Apparently the book provides new and original overview of Earth’s history. (Wright 2005)Simply speaking the book describes the Earth from the Neanderthal times and he says that present time is still time, though it is getting short because of population growth. Wright argues that “the rise in population and pollution, the acceleration of technology, the concentration of wealth and power – all are runaway trains, and most are linked together..”.

(Wright 2005) The only way for modern civilization to survive is to live on the self-interest, not on the natural principles. The author notes that “none of this should surprise us after reading the flight recorders of crashed civilizations; our present behavior is typical of failed societies at the zenith of their greed and arrogance”. (Wright 2005)Wright compares contemporary civilization with dinosaurs meaning that people remain greed and arrogant and they prefer to think only about self-enrichment. People remain hostile to changes which contradict their interests and preferences. Wright describes modern society as trading system interested in specialization. Modern society is elaborate and far-reaching.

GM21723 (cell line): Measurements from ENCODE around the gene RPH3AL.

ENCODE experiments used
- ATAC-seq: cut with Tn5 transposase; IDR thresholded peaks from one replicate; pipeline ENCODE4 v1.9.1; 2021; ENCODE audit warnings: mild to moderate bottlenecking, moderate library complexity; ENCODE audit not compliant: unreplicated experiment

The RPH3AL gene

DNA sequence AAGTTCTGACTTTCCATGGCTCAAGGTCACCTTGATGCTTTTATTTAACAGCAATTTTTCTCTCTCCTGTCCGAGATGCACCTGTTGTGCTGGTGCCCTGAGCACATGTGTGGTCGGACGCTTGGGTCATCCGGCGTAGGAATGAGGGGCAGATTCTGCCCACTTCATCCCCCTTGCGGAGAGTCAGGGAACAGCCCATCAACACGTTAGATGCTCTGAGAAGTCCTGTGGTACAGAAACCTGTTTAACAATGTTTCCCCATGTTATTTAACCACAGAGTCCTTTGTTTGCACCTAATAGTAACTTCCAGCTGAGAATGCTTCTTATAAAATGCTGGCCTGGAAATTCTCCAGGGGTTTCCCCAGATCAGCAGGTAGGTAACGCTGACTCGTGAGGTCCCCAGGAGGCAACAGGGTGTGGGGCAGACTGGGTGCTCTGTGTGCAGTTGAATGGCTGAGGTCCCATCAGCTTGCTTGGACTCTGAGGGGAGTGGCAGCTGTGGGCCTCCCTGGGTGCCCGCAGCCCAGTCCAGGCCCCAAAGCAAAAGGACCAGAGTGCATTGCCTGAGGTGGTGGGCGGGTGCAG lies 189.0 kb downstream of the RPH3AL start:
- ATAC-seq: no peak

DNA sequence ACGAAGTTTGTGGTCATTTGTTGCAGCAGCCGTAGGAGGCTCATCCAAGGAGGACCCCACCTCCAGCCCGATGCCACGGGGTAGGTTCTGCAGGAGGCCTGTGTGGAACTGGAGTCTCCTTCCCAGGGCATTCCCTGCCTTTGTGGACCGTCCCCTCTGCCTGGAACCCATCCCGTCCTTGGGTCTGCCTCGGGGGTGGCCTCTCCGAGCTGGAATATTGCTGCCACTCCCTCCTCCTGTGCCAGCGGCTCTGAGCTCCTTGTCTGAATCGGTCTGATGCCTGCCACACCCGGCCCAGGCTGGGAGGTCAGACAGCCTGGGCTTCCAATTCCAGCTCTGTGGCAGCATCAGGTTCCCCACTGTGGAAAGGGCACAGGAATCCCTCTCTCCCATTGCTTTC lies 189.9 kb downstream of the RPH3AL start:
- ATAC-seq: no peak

Author’s point is that society “often falls quite suddenly – the house of cards effect – because as they reach full demand on their ecologies, they become highly vulnerable to natural fluctuations”. (Wright 2005)  The problems are magnified by weapons of mass construction.Actually, the author thinks that modern system should be changed. He contends that “the most compelling reason for reforming our system is that the system is in no one’s interest. It is a suicide machine”. (Wright 2005)  Population enrichment and well can even worsen pollution problem.

Wealth isn’t way out of chaos as wealth raises dark sides in every human. He means that the more advantages are open before people, the “best chances for avoiding the fates of past societies is that we know about these societies”. (Wright 2005)  Settled life will be disturbed by what people are going now. Thus, society needs reform, though the reform isn’t anti-capitalist or anti-American. The changes to be implemented aren’t also environmentalist.

The only thing required is that people should pay attention to long-term thinking rather than short-term one. The transitions should be made from recklessness to moderation and tolerance because transition is the last chance for people to see the right future. (Wright 2005)It is necessary to admit that the book entails many historical examples aims at showing how humans have been involved in the progress trap. Wrights admits that weapon is the first rap. He assumes that since gunpowder was invented by Chinese people, the progress in producing bangs has been significantly greater: from simple petard to explosive shell, from firecracker to cannons. Nowadays, he argues, explosive weapon has reached the state of perfection meaning that the progress is unstopped. Wright says when modern “bangs” are able to destruct the whole world and, thus, such progress has gone too far and should be constrained.